Behavioral interventions are important adjunct approaches to SCD treatment to address both pain and illness-related concerns. Many behavioral interventions have been developed based on the empirical finding that active coping strategies are associated with decreased pain and more positive psychosocial outcomes, whereas negative thinking and passive coping are associated with more pain and higher levels of psychological distress (Gil et al. 1989, 1991, 1993). Therefore, cognitive-behavioral therapy (CBT) interventions have been developed to target the thoughts and behaviors associated with an active, positive approach to coping. Many programs focus on teaching specific coping strategies, including relaxation techniques, imagery, problem-solving skills, and positive self-talk (Gil et al. 1997b; Powers et al. 2002; Thomas et al. 1998).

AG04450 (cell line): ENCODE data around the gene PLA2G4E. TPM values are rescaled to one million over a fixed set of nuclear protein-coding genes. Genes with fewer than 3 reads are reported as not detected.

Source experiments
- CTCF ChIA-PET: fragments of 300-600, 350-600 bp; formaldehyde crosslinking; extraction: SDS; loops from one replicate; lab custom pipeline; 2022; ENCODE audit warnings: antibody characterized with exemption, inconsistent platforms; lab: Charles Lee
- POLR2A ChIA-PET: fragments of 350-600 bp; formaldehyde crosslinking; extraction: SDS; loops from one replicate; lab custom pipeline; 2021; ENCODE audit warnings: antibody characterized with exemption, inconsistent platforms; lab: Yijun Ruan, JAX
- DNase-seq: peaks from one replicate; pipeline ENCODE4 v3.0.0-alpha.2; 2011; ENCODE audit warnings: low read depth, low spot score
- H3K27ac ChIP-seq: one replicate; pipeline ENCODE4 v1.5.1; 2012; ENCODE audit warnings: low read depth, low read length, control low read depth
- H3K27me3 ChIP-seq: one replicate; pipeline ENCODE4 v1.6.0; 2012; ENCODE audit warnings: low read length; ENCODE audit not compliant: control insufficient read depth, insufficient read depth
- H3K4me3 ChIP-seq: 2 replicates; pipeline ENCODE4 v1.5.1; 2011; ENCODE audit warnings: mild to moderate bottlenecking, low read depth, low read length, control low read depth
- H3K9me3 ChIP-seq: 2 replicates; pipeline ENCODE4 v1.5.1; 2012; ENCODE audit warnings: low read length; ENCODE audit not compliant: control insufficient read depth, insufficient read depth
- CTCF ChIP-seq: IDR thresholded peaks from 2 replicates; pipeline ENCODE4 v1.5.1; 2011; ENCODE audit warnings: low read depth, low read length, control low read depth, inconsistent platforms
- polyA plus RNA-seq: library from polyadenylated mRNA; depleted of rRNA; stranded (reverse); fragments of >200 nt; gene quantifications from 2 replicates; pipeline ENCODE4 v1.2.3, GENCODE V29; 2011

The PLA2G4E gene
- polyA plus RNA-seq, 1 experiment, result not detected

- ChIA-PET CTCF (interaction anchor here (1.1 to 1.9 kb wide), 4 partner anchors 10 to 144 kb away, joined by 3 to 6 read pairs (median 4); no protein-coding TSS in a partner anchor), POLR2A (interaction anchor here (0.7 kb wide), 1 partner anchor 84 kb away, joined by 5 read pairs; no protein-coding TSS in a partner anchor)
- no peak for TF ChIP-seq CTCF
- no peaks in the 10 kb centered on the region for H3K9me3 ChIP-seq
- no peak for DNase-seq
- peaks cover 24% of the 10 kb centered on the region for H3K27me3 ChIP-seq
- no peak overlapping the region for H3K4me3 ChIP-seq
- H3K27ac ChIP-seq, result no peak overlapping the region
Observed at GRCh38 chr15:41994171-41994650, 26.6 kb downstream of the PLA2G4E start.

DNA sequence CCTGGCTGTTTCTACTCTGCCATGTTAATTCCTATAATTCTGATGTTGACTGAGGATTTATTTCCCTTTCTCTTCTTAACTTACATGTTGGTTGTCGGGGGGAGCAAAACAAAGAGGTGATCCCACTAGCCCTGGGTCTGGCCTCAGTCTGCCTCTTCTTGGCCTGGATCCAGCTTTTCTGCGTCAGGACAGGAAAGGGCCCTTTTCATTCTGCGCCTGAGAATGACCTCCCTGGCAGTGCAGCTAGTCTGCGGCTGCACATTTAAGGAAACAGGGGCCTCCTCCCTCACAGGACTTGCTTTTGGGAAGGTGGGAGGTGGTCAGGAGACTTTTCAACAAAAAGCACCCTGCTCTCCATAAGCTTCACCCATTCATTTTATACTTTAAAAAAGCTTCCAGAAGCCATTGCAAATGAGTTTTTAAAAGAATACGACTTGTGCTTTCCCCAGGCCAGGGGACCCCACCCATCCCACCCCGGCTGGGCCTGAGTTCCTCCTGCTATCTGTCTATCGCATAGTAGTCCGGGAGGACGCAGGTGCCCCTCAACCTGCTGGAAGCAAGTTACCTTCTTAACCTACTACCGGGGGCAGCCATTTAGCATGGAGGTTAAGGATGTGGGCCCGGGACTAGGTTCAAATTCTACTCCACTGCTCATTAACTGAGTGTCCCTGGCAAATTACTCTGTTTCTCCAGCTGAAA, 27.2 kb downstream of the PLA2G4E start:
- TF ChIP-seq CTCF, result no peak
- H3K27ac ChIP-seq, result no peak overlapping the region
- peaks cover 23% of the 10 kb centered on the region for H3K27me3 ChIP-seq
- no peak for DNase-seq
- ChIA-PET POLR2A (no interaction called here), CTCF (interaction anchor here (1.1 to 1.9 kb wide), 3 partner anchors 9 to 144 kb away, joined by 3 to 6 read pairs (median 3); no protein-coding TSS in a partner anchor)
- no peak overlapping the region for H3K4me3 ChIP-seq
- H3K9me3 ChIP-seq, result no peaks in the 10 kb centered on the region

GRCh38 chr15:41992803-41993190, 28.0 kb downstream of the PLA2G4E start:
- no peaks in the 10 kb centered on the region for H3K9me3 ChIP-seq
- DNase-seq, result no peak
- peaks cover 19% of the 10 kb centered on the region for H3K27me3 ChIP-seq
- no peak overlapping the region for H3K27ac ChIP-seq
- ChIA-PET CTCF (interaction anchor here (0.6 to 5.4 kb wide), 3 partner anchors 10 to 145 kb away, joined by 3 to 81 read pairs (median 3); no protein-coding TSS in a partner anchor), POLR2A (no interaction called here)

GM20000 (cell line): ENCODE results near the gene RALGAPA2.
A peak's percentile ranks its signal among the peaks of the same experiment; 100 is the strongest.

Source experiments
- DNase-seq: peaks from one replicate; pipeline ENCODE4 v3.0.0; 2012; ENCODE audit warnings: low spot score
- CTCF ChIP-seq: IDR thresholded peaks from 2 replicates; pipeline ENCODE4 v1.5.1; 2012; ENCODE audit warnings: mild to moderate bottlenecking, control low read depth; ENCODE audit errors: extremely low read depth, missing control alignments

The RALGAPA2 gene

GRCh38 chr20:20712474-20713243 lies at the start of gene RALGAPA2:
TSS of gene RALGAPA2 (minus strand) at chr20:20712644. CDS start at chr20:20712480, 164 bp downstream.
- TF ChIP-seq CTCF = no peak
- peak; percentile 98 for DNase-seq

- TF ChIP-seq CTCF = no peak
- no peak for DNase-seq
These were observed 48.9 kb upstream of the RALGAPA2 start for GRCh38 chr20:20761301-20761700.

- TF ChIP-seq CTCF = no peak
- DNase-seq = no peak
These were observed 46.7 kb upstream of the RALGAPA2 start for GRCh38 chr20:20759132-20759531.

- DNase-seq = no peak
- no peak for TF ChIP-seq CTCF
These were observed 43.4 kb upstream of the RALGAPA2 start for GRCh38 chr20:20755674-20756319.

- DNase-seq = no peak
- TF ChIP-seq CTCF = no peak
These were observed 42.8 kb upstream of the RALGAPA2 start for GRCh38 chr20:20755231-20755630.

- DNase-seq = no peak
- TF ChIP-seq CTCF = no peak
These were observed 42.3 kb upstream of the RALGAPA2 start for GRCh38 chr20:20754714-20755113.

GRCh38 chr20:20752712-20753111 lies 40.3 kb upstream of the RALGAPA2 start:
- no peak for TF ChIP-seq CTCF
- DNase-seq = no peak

Based on results from randomized, controlled studies, Gil and colleagues reported that a one-session group coping skills intervention was associated with decreased negative thinking, lower levels of pain during laboratory-based pain stimulation (Gil et al. 1997b), and lasting reduction of pain and health care utilization in a subset of the children who actively practiced coping skills following the intervention (Gil et al. 2001); CBT was not associated, however, with decreased SCD-related pain in the children who did not report ongoing skills practice (Gil et al. 1996). Thomas et al. (1998) also showed some benefits of CBT, documenting that children who received the treatment showed increased positive coping and self-efficacy regarding their ability to manage their pain; however, the authors reported only weak evidence related to benefits of CBT for other psychological outcomes, such as symptoms of depression and anxiety
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